The southern bank of Nahal Me`arot lies on the lower reaches of the western part of the Carmel Mountain Range. Caves here contain evidence of inhabitation by prehistoric human beings. These caves are particularly significant because the articles discovered in them indicate that the caves were settled continuously for 200 thousand years, something almost unheard of. The tour of the reserve begins with a visit to the large Oven Cave, where archeologists have identified three different prehistoric cultures, and continues to the smaller Camel Cave, which has an exhibition of tools used during the Mousterian culture period. The third cave, the 70-meter-deep Stream Cave, has an audiovisual presentation about life during prehistoric times.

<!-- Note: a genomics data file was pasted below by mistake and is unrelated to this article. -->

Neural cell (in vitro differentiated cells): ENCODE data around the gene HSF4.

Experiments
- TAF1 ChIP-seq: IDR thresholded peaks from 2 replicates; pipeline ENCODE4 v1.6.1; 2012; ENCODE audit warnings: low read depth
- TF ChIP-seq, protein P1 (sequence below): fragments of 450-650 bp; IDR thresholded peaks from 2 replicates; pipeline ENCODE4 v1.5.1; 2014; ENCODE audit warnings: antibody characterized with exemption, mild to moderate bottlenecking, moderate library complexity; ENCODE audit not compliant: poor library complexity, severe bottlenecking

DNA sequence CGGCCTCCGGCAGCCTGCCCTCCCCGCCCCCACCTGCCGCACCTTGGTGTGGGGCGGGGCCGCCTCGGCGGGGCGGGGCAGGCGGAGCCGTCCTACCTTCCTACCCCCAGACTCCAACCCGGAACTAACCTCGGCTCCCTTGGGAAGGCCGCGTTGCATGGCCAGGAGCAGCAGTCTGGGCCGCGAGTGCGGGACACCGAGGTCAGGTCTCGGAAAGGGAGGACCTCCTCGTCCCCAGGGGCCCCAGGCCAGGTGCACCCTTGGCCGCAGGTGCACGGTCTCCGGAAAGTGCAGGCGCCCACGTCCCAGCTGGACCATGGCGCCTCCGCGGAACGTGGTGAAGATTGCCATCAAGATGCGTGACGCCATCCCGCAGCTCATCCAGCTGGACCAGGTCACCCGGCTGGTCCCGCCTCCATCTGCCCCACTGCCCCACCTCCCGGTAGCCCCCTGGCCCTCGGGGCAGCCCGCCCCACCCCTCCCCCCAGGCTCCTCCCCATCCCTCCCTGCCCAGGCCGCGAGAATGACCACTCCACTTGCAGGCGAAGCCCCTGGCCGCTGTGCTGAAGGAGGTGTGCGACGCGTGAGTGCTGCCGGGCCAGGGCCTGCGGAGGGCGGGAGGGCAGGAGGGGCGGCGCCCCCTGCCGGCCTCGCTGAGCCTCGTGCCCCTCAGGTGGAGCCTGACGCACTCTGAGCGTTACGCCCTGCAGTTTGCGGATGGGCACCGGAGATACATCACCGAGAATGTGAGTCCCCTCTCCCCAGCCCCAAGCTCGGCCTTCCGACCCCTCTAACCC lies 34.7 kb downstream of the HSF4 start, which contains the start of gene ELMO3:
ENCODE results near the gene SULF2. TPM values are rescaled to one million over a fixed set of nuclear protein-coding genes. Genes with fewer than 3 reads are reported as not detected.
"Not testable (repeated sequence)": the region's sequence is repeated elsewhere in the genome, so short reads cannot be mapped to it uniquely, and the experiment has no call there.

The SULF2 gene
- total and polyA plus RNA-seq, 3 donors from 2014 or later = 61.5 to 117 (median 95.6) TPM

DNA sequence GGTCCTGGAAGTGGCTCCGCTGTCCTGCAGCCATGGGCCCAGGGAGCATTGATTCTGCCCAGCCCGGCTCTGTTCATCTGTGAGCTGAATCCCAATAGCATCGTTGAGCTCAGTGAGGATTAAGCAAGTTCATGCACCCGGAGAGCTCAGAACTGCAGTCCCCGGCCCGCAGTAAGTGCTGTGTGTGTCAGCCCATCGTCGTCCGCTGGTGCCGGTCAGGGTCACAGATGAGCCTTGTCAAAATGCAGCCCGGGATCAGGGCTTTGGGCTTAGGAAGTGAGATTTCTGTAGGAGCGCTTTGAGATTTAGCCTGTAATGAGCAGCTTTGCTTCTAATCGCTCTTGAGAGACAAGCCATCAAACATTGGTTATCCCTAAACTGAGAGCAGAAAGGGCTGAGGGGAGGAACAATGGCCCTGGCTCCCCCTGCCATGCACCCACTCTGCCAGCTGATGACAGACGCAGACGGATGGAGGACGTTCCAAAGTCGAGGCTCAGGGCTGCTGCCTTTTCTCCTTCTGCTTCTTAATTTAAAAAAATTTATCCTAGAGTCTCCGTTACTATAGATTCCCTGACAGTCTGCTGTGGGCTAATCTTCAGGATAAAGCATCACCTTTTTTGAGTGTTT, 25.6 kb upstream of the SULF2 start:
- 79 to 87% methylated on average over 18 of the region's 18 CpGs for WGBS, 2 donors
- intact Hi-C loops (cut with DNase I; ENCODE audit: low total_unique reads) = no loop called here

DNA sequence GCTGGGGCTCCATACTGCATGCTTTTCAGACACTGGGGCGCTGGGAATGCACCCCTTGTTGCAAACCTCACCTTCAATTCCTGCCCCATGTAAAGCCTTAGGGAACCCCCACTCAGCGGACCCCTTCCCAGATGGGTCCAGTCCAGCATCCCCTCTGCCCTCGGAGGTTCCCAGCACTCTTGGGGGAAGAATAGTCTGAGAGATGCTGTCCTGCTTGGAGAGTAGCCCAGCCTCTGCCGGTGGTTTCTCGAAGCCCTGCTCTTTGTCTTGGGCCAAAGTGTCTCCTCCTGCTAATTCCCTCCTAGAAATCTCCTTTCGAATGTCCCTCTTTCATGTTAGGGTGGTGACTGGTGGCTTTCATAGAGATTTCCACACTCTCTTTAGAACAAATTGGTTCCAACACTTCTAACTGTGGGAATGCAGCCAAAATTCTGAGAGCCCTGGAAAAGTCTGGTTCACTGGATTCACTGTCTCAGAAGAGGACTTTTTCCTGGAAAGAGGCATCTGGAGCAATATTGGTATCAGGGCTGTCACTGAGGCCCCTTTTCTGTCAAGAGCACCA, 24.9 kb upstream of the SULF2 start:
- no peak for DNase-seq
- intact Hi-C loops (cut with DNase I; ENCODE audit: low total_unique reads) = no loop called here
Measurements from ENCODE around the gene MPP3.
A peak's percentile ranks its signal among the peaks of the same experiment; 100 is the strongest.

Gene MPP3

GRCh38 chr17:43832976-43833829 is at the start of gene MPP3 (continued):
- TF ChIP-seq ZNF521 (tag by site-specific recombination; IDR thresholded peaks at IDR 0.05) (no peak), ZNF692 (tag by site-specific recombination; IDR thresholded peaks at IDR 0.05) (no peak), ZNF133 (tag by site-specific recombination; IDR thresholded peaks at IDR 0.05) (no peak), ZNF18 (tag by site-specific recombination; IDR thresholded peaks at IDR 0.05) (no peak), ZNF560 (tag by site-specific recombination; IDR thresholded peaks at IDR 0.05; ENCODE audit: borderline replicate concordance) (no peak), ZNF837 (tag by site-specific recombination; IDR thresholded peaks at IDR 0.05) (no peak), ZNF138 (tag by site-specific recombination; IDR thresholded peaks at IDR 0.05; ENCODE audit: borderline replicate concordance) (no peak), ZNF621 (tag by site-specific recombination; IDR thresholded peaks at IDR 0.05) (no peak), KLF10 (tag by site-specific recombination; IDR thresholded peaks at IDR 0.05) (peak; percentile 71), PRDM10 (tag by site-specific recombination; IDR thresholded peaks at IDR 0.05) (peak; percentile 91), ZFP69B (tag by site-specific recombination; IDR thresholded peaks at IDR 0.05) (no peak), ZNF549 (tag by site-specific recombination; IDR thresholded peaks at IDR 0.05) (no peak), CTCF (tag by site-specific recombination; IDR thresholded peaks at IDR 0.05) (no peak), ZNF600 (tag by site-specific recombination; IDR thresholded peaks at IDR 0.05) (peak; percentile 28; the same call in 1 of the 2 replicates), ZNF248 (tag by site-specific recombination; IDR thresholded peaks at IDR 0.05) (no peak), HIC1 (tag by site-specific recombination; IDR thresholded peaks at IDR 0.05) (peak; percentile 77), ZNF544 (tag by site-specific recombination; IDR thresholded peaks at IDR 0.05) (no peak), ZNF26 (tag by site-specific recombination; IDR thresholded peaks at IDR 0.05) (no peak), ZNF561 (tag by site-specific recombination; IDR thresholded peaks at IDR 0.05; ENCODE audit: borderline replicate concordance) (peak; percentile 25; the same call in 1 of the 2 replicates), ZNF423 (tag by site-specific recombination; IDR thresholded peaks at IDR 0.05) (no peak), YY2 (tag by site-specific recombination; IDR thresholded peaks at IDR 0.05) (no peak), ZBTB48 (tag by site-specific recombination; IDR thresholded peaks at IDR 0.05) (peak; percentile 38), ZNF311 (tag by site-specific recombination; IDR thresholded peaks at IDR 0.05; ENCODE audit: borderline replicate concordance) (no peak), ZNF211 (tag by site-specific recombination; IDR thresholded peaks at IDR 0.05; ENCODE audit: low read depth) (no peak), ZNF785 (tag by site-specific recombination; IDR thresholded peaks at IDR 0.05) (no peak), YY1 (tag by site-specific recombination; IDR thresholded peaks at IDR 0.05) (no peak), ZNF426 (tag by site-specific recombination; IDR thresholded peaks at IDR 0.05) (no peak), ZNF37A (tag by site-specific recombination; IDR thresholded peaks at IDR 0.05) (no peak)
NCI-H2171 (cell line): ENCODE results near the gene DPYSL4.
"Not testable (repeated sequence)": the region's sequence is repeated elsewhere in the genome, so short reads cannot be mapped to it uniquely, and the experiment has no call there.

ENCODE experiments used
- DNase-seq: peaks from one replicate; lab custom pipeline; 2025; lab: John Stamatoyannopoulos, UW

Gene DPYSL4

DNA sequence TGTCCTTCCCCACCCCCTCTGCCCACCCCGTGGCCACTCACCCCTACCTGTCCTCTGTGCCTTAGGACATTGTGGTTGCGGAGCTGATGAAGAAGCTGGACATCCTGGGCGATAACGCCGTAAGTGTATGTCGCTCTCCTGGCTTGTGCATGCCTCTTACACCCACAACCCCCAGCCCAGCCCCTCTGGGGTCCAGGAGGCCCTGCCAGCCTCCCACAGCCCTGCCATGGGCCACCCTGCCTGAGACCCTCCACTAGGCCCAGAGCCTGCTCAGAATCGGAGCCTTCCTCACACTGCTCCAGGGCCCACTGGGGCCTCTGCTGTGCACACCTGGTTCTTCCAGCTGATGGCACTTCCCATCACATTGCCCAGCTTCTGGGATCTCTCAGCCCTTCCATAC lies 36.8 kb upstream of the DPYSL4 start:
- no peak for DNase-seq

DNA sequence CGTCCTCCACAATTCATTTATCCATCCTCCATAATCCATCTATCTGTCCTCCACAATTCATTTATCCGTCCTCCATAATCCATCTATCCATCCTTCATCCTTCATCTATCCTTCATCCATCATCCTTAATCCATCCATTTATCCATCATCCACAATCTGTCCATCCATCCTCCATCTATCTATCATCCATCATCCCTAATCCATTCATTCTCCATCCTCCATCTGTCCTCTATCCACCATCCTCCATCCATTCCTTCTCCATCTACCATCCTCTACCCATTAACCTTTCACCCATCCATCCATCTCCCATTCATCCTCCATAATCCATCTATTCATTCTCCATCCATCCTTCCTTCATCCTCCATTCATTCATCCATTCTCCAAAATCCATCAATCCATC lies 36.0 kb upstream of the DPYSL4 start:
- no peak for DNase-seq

Outside the cave is a model of a skeleton illustrating the burial practices of members of Natufian culture, who lived some ten thousand years ago.
Members of five prehistoric cultures inhabited the caves at Nahal Me`arot: Acheulian culture (150-200 thousand years ago), Muarian culture (100-150 thousand years ago), Mousterian culture (40-100 thousand years ago), Uriniacian culture (12-40 thousand years ago), and Natufian culture (9-12 thousand years ago). Remnants from the Natufian period were found at the mouth of Stream Cave, where a small village served as a permanent settlement. During this period, people began to hunt and gather in an organized fashion, the precursor to planting crops and domesticating animals. Art objects, such as stone carvings and strings of shells, were produced during this time.
In the spring, the reserve is awash with flowers. Signposted trails from the parking lot lead to a number of exquisite spots on the Carmel Mountain Range. At the reserve`s guidance center, visitors can purchase guidebooks and maps and perhaps ask the wardens about the hikes they would most highly recommend.
Contact Information вапр
Restaurant, Place for barbecue